• Samantha

    I love this! I’m a big apologizer, but I think it would make everyone feel better if I said these things instead. This is just brilliant! Thank you!

  • April Kitchens

    I need to screen shot this!! I’m always apologizing and I don’t even know why. My friends appreciate me and I know they don’t need to hear me apologize all the time.

    • Hey April! Glad to hear it helped! Let me know how you feel when you start making the switch 🙂

  • Honey Lansdowne

    I agree that saying sorry damages self esteem and I love your list of alternative things to say

  • WOW. Yes. Gosh, I needed this like you have no idea. Love the flip and change in approach here – makes a huge difference for all involved!

  • Vivienne Veronica McLemore

    As women we tend to apologize too much. Or at least that’s what I’ve noticed is that women are always apologizing. But of course sometimes an apology is warranted. Thanks for the list of when it isn’t.

  • brittany

    I absolutely love all of your examples you’ve given! They are so beautiful and the perfect substitution.

  • I loveeeee this! I love the examples you gave of what to say instead! Honestly, I was raised to always be apologizing, and found that people used it against me later in life to shift their shame/blame onto me since they knew I would apologize haha! I am more than willing to take ownership when things go wrong, but I’m not going to apologize for stuff others do and always saying sorry left the impression I would!

    • You know, I ALMOST included a part about over apologizing leading to people taking advantage, but at the last second decided not to. I too grew up apologizing for everything and it is still something that I catch myself doing sometimes. But I also had a great experience once where I intentionally didn’t apologize and it led to really really great things! Remind me to tell you sometime in a more private setting 🙂

  • Candy Kage

    I would disagree somewhat, but I see what you are saying. Sometimes saying sorry is appropriate and people don’t apologize for their mistakes enough. Once is enough to say I’m sorry.

    • Oh for sure. I certainly wasn’t implying that you shouldn’t apologize when it’s actually warranted. In fact, quite the opposite. 🙂

  • Veronika

    Hmm, interesting post. The examples really made it easier to understand what you mean. Definitely made me think!

  • WhitneyJones&JulieTyler JonesT

    I love your advice here. It syncs with my own experiences. When I’m at my lowest, “sorry” is my go-to word. Replacing “sorry” with “thank you” is BRILLIANT. It’s a very cognitive behavioral strategy. –Whitney

    • Ah yeah well, ya know. I’m a cognitive behavioral therapist 😉 It come naturally! But in all seriousness, thank you! I’m glad that this resonated with you so well!

  • Taylor Smith

    I totally agree. I say sorry WAY TOO MUCH.

  • Molly

    I love this!! Brilliant! I’m going start doing his NOW!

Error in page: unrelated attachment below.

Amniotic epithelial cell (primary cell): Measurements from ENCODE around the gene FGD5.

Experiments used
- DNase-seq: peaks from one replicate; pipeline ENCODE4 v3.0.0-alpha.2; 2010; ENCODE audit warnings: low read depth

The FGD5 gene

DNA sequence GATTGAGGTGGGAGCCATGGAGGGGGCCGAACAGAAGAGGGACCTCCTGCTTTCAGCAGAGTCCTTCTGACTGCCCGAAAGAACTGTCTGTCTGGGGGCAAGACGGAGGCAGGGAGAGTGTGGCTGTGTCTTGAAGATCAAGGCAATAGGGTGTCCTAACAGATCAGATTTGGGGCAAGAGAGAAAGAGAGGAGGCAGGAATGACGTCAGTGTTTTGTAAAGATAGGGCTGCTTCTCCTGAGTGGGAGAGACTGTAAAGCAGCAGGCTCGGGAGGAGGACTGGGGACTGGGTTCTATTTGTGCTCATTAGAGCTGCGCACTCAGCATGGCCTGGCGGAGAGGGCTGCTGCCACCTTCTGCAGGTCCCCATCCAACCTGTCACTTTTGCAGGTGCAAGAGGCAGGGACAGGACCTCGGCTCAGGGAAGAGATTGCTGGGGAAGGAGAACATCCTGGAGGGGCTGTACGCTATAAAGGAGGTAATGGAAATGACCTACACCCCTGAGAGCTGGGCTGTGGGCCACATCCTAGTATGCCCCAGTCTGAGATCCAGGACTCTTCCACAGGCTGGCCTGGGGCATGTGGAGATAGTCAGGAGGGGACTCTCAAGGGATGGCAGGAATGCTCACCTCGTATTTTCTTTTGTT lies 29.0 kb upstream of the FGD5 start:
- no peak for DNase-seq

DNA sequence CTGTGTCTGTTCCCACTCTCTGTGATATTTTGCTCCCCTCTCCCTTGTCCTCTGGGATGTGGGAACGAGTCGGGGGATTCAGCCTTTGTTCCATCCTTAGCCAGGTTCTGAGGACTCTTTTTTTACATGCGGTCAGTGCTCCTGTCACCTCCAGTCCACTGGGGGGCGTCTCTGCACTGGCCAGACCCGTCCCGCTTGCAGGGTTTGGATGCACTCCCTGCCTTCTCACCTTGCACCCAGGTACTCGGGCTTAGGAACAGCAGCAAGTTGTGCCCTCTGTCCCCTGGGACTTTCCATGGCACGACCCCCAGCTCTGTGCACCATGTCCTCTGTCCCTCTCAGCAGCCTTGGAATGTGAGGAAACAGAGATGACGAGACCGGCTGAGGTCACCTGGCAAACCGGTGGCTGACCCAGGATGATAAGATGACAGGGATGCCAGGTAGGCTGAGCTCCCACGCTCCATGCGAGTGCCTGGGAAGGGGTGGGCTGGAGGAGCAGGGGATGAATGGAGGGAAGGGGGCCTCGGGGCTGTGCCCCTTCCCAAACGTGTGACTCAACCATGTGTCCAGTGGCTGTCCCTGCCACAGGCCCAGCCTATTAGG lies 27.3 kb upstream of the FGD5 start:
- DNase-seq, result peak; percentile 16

• This is so great!! I say sorry out of habit. This one lady was being a complete beeeeotch. I asked her a simple question, Would you mind taking a picture of my husband and me? She snarked back, ‘I’m busy working.’ BUT…. she wasn’t at all. She wasn’t doing anything. I said, Oh I’m sorry. I should’ve been like, Ummm okay and walked away.

    • Yikes that sounds awful! I totally know where you’re coming from though. I always feel weird asking people to take pictures for me when I’m out or on vacation. That’s awful that she treated you that way!

  • Corey Wheeland

    I love this idea. I am a chronic “I’m sorry” person…

  • I love this! I say sorry all the time and there have been so many times that I’ve wondered why I’m apologizing… but I do it anyway.

  • What a wonderful reminder. I am definitely in the apology boat all the time. I love your suggestion of turning the “sorry” into “thank you.” I’d never thought about that before, but it makes so much sense. Thank you!

  • I love this post. I am going to start keeping this in mind. It takes the attention off of self and shows that you appreciate others.

    • Thanks Ivanna! I agree! I think saying “thank you” is a lot more courteous and thoughtful than “sorry”

  • This is so awesome. I love how just reframing the way we say things makes such a difference. Saying thank you instead of sorry is much more positive…I really like that!

  • What a great way to substitute all of the “sorrys!” I definitely need to try this more!

  • Babies to Bookworms

    I love the suggestions on what to say instead! It really made me think about how often I say sorry.

  • Taylor Smith

    These are great way stop substitute sorry. I know I personally say it way too often!!!!

  • You’re welcome Merry! Glad to help!

  • This is PHENOMENAL. Wow. I can think of so many people off top of head who just say sorry for EVERYTHING and these “thank you” phrases would be great, fitting substitutes!

    Coming Up Roses

  • This subject is also on my mind. I’ve started to notice when I want to say “I’m sorry” on an autopilot. And like you write – it’s how we were raised but not good for our self-worth.
    “Never complain, never explain” as Churchill was saying. It’s true and powerful. Because in this approach I take the responsibility for my actions and results.